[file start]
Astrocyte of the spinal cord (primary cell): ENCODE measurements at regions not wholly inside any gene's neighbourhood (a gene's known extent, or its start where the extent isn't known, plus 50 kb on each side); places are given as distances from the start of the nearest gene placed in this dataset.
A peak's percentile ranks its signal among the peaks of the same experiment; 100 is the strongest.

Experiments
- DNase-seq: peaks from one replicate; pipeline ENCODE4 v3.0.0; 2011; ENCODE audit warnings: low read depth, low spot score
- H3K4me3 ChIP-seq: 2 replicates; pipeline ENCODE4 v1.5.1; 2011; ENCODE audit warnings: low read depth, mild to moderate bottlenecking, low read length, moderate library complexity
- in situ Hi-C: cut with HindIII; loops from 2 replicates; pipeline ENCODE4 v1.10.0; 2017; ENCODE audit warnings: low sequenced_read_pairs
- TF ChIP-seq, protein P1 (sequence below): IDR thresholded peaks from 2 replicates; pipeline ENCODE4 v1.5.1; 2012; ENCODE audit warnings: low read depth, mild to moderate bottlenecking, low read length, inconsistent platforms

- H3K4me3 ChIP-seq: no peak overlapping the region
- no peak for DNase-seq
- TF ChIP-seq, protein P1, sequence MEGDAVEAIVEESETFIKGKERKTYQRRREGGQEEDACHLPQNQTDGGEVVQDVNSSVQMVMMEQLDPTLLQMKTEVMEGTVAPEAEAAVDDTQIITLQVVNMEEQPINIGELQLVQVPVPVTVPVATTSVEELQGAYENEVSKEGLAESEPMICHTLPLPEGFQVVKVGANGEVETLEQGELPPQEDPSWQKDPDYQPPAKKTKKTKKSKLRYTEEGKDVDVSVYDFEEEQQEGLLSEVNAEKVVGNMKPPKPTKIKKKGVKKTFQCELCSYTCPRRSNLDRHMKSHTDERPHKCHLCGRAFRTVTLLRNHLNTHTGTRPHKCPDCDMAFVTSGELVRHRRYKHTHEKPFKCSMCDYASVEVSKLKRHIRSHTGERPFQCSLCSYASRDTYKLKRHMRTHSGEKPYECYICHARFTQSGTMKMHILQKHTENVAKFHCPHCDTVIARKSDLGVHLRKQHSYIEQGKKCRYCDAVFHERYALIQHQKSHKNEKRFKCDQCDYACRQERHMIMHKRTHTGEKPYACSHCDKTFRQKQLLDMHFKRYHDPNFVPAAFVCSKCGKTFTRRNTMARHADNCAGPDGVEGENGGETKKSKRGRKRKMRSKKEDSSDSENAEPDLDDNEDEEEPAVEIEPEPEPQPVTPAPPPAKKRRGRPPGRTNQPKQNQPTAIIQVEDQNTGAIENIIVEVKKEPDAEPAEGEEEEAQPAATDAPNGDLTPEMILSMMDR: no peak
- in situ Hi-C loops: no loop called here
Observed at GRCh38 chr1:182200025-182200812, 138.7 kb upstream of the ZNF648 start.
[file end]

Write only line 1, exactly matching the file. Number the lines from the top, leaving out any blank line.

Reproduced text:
Astrocyte of the spinal cord (primary cell): ENCODE measurements at regions not wholly inside any gene's neighbourhood (a gene's known extent, or its start where the extent isn't known, plus 50 kb on each side); places are given as distances from the start of the nearest gene placed in this dataset.